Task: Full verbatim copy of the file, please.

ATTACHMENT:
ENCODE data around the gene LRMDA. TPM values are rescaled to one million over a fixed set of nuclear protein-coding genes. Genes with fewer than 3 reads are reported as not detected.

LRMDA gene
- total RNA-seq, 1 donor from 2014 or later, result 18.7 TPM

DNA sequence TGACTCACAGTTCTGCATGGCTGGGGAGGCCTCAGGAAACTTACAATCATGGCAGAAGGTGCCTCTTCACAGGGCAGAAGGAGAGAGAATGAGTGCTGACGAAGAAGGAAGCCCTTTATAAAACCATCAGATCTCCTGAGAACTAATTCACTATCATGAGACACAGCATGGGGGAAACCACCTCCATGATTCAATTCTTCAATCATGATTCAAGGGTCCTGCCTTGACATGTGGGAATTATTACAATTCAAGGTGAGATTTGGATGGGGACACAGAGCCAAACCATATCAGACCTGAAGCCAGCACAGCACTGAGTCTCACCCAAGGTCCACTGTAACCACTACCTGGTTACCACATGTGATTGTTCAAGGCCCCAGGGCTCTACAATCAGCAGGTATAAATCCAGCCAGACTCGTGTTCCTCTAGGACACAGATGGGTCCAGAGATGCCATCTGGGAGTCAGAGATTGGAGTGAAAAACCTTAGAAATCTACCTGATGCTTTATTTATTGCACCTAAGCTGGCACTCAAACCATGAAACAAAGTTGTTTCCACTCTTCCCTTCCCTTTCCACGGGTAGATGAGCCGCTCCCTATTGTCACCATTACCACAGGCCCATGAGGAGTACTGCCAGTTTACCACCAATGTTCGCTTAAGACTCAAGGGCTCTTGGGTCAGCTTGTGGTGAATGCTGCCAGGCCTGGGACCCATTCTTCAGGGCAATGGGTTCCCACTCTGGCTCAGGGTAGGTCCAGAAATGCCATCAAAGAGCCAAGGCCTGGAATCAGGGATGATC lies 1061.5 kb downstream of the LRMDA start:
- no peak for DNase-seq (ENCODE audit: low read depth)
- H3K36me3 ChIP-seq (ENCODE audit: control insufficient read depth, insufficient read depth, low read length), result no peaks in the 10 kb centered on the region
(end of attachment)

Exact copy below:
ENCODE data around the gene LRMDA. TPM values are rescaled to one million over a fixed set of nuclear protein-coding genes. Genes with fewer than 3 reads are reported as not detected.

LRMDA gene
- total RNA-seq, 1 donor from 2014 or later, result 18.7 TPM

DNA sequence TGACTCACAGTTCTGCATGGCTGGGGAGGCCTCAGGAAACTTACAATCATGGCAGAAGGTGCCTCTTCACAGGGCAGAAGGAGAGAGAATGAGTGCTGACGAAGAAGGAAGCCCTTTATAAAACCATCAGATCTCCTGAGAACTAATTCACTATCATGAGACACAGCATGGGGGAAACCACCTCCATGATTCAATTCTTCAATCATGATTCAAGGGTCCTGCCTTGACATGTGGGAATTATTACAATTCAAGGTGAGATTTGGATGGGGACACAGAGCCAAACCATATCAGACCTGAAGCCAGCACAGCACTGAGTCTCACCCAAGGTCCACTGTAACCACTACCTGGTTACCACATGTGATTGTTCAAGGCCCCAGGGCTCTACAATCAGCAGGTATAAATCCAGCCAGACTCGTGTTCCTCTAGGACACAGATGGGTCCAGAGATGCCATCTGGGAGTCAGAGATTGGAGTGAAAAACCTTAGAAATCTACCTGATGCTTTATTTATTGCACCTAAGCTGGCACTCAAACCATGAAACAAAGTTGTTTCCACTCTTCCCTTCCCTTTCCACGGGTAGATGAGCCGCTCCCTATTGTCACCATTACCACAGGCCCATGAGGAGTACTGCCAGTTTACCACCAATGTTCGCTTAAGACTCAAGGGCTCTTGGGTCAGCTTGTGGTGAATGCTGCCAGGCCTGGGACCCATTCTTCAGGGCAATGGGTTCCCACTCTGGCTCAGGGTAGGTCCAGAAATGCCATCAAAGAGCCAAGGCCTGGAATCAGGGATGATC lies 1061.5 kb downstream of the LRMDA start:
- no peak for DNase-seq (ENCODE audit: low read depth)
- H3K36me3 ChIP-seq (ENCODE audit: control insufficient read depth, insufficient read depth, low read length), result no peaks in the 10 kb centered on the region